The role of European Parliament


The birth of an extra-nationals organization to the level a nation-state never imagine before is truly a great accomplishment since the organization, in this context the European Union, provide new alternatives  for meeting the need of the citizens of the member states in two levels, national and regional simultaneously. The European Union has also spread it influences in terms of political and ideals around the world so that several regional organizations, ASEAN to be name one of, are expecting the same fruit out of their regionalism process of integration. One of the leading factor why the European Union is quite influential for today’s international politics is the success of economic integration that is marked by the adoption of new-regional currency, the Euro (€). Therefore, the European Union has now transcended the very concept that defines a nation state in the Europe basis.

The transformation of regional politics in the continent has also, at the same time, amplify the area of work and responsibility entrusted under the roof of EU Office in Brussels. In order to meet the new challenges offered, the European Union constructed a system of governance that provides the rule of order in quite a complicated way where a regionally based parts, frankly said the European Commission and the European Parliament, are existing and also functioning aligned with the national minded Council of Ministers. These three main European Union bodies, later on, entrusted the responsibility to make policy for the people across 27 member states which is approximately inhabited by 492 million of citizens of the EU. The three main bodies, externally, have succeed in governing the Europe as the regional organization attain political role and economic role as importance as the United States.

But from the inside, the European Union is challenged by the very concept of good governance and democracy itself as the Euro skepticism and scholars of democracy questioning the way the European Union operates and representing a massive population that is still estranged from their national identities and interest. As in democracy and good governance, legitimacy to rule is one of significant important. It is so because the level of integration met by the EU has put the role of authority beyond the nations and it is taken the spotlight over the good economic integration. The new Europe is now to challenge the idea of nation state that is, also, introduced by the European to the world. If the European Union can function under democracy, it is possible the approach for the nation state also need to be amended.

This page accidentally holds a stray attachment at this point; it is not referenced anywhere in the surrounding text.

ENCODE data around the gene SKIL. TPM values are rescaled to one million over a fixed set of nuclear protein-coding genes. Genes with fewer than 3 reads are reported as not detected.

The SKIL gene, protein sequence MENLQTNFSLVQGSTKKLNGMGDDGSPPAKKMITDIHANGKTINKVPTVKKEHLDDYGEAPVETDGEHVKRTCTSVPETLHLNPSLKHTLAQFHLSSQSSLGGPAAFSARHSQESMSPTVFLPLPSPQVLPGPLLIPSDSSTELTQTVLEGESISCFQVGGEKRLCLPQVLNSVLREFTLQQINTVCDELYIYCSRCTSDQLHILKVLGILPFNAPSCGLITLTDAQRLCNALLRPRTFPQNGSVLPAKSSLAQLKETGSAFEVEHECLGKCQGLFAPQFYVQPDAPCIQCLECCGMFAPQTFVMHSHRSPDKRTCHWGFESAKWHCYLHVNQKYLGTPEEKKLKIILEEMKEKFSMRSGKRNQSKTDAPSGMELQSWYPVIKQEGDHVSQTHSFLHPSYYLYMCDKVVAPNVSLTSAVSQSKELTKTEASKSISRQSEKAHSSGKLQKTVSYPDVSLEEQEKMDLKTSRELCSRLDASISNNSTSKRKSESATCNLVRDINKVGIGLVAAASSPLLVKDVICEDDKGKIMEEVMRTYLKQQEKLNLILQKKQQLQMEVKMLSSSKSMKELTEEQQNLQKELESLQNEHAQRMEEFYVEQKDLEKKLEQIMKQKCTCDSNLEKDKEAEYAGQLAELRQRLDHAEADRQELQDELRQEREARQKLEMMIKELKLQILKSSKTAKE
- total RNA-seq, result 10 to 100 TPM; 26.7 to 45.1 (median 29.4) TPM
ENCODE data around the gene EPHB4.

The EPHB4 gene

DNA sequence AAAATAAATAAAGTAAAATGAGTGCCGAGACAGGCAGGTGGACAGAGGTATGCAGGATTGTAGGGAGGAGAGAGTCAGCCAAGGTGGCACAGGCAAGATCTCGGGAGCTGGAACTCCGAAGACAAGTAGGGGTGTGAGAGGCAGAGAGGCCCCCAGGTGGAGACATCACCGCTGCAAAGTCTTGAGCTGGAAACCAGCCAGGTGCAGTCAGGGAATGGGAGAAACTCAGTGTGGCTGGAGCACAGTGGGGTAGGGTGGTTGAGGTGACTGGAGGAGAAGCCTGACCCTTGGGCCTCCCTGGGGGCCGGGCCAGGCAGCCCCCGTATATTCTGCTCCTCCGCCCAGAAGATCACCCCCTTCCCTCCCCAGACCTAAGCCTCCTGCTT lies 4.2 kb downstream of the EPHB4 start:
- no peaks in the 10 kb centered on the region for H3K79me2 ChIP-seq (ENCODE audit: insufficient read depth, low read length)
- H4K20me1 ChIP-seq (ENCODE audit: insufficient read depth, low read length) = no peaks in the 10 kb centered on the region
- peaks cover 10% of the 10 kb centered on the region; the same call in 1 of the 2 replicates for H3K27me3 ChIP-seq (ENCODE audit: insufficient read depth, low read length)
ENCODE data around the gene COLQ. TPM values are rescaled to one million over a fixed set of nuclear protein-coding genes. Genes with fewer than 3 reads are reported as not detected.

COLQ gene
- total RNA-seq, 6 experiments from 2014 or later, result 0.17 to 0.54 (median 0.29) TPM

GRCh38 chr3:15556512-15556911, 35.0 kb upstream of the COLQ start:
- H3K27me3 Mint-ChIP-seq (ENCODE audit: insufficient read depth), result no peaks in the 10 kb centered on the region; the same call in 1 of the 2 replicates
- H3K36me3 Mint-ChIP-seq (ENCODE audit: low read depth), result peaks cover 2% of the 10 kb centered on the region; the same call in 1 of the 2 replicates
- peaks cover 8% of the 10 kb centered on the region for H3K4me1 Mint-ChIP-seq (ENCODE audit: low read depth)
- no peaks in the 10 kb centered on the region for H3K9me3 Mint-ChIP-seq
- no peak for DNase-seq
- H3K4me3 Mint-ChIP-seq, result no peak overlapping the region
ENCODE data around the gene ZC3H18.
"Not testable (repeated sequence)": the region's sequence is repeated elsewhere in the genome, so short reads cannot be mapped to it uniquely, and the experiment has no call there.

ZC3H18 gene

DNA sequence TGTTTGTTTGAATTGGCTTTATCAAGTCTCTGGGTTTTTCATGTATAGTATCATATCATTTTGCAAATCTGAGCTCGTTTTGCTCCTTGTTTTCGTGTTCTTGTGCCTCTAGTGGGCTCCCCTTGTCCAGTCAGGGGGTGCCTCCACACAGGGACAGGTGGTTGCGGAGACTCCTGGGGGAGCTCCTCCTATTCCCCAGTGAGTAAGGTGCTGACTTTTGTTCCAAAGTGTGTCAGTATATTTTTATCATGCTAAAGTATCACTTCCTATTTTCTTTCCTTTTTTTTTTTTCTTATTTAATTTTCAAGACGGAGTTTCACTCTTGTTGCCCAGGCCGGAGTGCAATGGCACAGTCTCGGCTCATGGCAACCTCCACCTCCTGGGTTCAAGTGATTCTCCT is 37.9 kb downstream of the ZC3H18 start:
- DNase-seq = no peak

Furthermore, the EU is always constrained by the way it practices of policy making while the legitimacy of it to do so is remain unsettled. As the history puts it, the whole and non linear process of European integration is the matter of decision by the elite bureaucrats of the nation states, not, to be mention, the will of the population. Since now the EU has brought the citizens to a closer relation with other fellow EU citizens, the population remain not very well represented. When the three main bodies of the EU is to be observed, the European Parliament is in the position that should play essential role to bridge the national interest (European Council of Ministers) and the regional perspective (European Commission), and also at the same time must meet the task to represent the citizens of Europe.

The European Parliament is basically the general assembly of the representatives of the 492 million Union citizens. Since 1979 they have been elected by direct universal suffrage and today total 785, distributed between Member States by reference to their population. As the legislative body of the European Union, the assembly responsible to exercise the power as follows:

  1. legislative power: in most cases Parliament shares the legislative power with the Council, in particular through the co-decision procedure;
  2. budgetary power: Parliament shares budgetary powers with the Council in voting on the annual budget, rendering it enforceable through the President of Parliament’s signature, and overseeing its implementation;
  3. power of control over the Union’s institutions, in particular the Commission. Parliament can give or withhold approval for the designation of Commissioners and has the power to dismiss the Commission as a body by passing a motion of censure. It also exercises a power of control over the Union’s activities through the written and oral questions it can put to the Commission and the Council. And it can set up temporary committees and committees of inquiry whose remit is not necessarily confined to the activities of Community institutions but can extend to action taken by the Member States in implementing Community policies.

The Treaty of Amsterdam (in force since 1999) boosted Parliament’s powers by considerably extending the co-decision procedure. The Treaty of Nice, which entered into force in 2003, also enhanced Parliament’s role as co-legislator by extending the co-decision procedure and granted Parliament a right to bring actions before the Court of Justice of the European Communities.[1]